The results of the IUCN World Heritage Outlook 3 indicate that for 63% of all sites (159) the conservation outlook is either “good” or “good with some concerns”, while for 30% (75 sites) the outlook is of “significant concern”, and for 7% (18 sites) it is assessed as “critical”. These results are for the 252 natural World Heritage sites listed as of November 2020, including new sites which have been inscribed on the World Heritage List since the 2017 report.
The conservation outlook for natural World Heritage sites in 2020 is similar to the overall results in 2017, with a 1% decrease in sites assessed as either “good” or “good with some concerns” between 2017 and 2020. It shows that conservation prospects remain positive for almost two thirds of all natural sites, while also indicating that further significant efforts are required to improve the outlook of many sites.
When comparing results only for sites where three sets of data are now available (228 sites), the conservation outlook of these sites in 2020 remains similar to that of 2017 and 2014, with the exception of a small, but sustained decrease in sites assessed as “good”.
24 sites have a changed outlook
The conservation outlook of 24 sites changed between 2017 and 2020, with 16 deteriorating and only 8 improving. This is a marked shift in the pattern from 2017, when almost equal numbers of sites either improved (14) or deteriorated (12) compared to 2014.
When considering changes over the three assessments since 2014, approximately 17% of all natural sites changed their conservation outlook at least once.
Threats to natural World Heritage sites continue to increase
The IUCN World Heritage Outlook assesses both current and potential threats. The 2020 results show that almost all categories of threats are occurring in an increasing number of natural World Heritage sites.
Climate change continues to affect more and more natural World Heritage sites. In 2014, climate change was identified as the most significant potential threat, and in 2017, it became the fastest growing threat. In 2020, climate change has become the most prevalent current threat, and still remains by far the largest potential threat.
Invasive alien species, assessed as the most common threat both in 2014 and 2017, follows closely behind climate change as the second most common current threat in 2020. It is followed by impacts from a range of threats derived from human activities: tourism visitation, hunting, fishing, water pollution, fires and logging.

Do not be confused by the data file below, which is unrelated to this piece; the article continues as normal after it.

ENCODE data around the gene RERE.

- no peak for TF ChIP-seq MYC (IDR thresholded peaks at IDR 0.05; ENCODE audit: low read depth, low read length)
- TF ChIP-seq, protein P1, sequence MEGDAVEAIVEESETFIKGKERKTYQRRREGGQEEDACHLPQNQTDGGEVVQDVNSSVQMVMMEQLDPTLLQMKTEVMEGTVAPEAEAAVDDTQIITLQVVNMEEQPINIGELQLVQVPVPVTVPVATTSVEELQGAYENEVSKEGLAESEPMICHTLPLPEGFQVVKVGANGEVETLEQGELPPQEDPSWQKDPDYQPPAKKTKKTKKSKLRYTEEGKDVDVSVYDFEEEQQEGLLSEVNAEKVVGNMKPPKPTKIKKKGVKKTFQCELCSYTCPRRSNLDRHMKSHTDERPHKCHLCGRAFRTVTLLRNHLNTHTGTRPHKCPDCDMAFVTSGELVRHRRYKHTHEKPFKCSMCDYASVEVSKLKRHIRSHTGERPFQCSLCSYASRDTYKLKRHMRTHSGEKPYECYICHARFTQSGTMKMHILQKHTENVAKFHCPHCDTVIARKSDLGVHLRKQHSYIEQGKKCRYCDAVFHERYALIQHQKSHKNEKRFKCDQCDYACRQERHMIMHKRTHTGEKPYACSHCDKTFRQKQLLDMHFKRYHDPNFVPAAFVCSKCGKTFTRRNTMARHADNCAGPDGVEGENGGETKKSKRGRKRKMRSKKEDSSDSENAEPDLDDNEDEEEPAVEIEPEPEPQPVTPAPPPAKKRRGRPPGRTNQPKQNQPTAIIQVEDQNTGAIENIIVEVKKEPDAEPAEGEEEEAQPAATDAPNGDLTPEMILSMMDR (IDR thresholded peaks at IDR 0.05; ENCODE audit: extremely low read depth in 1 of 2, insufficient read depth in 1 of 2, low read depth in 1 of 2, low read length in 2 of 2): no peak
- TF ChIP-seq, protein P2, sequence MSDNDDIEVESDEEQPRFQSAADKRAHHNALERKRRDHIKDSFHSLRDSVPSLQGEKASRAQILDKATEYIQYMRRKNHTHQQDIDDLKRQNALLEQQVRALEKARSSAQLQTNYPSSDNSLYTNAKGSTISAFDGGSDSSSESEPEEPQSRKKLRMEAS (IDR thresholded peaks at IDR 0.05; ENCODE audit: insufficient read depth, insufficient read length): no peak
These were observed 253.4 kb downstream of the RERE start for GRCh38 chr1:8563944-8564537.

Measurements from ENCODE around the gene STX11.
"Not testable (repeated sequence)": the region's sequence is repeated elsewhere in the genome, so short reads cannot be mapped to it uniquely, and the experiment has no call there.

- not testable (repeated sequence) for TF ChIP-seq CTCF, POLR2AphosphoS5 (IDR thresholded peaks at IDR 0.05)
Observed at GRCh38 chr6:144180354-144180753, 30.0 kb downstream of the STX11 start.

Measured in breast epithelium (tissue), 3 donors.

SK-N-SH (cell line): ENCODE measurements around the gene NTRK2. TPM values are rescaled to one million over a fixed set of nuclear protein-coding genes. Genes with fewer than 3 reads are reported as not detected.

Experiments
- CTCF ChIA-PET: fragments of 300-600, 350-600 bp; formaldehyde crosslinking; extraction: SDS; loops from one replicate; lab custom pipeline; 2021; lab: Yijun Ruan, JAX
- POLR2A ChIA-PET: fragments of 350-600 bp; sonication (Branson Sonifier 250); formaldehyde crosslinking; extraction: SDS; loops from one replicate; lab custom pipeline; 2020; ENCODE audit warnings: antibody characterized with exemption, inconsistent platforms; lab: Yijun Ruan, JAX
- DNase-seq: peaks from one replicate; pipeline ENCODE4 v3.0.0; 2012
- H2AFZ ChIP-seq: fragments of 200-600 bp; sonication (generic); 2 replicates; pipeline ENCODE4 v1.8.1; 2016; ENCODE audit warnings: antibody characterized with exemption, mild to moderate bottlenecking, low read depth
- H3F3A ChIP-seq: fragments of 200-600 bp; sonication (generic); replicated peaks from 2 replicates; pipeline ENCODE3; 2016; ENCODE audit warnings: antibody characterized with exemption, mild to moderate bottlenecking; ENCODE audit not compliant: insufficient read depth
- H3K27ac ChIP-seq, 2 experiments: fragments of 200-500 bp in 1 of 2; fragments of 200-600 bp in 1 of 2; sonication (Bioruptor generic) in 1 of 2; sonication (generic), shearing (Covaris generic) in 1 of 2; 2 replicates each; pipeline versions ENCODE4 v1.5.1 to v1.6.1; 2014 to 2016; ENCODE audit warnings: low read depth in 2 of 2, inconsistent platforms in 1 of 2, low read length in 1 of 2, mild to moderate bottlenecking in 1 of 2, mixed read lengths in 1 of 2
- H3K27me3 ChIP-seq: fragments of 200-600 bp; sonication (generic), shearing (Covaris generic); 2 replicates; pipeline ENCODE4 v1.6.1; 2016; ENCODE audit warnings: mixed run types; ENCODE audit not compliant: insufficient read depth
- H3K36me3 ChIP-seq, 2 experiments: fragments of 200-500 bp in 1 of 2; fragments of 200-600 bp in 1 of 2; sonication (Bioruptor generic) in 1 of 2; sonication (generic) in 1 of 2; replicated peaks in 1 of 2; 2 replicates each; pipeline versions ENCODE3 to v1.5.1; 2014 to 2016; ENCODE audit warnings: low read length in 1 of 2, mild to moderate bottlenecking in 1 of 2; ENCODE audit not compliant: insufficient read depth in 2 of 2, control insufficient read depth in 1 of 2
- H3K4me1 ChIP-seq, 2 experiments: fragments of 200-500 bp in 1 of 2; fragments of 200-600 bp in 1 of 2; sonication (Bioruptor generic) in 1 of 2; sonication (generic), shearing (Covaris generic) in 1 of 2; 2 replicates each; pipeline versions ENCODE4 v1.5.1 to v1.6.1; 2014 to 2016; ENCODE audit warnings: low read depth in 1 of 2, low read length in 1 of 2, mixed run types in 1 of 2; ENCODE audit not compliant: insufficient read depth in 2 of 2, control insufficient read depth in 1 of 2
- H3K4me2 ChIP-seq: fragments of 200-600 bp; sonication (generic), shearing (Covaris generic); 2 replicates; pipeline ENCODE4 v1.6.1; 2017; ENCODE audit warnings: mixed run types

Current threats assessed as high or very high in 2020, 2017 and 2014
Potential threats assessed as high or very high in 2020, 2017 and 2014
The effectiveness of protection and management remains of concern
The 2020 results for all 252 natural World Heritage sites show that just 50% of sites have effective or highly effective protection and management overall.
When comparing the 228 sites for which three data sets are now available, this represents a slight improvement since 2017 (48%). The percentage of sites with overall effective management has increased in Europe, Asia, South America and the Arab States when compared to 2017.
However, critical aspects of protection and management such as sustainable financing, effective enforcement, staffing, and general management effectiveness consistently show as of serious concern in many sites. Sustainable finance emerged as the most recurring issue rated as of serious concern in 2017 and it remains so in 2020.
Number of sites where specific protection and management aspects were assessed as highly effective in 2020 (top six categories)
Number of sites where specific protection and management aspects were assessed as being of serious concern in 2020 (top six categories)
The Coronavirus pandemic is causing revenue loss and increasing risk of poaching
A picture is emerging of the initial impacts on sites from the Coronavirus disease (COVID-19) pandemic. The IUCN World Heritage Outlook 3 assessment cycle started before COVID-19 became globally widespread, so the issue could not be recorded systematically for all sites. Nevertheless, more than 50 sites have recorded actual or potential impacts from COVID-19 to date.
Some assessments note positive aspects stemming from the pandemic, most notably a decrease in pressure from tourism visitation on natural ecosystems. However, negative factors are numerous. The closing of sites to tourism causes significant revenue loss, and has limited in-person staffing in some sites, which can lead to reduced control over illegal activities. These factors, in addition to loss of livelihoods from tourism in some sites, are increasing the risk of wildlife poaching and illegal use of natural resources for several sites.
Positive examples show that conservation works
Despite concerning trends, there is still a majority of sites assessed with a positive conservation outlook. These sites provide examples of best practice, demonstrating the potential of World Heritage sites in addressing complex challenges. The many stories of determination and success happening at the ground are detailed in the 252 Conservation Outlook Assessments available online on worldheritageoutlook.iucn.org.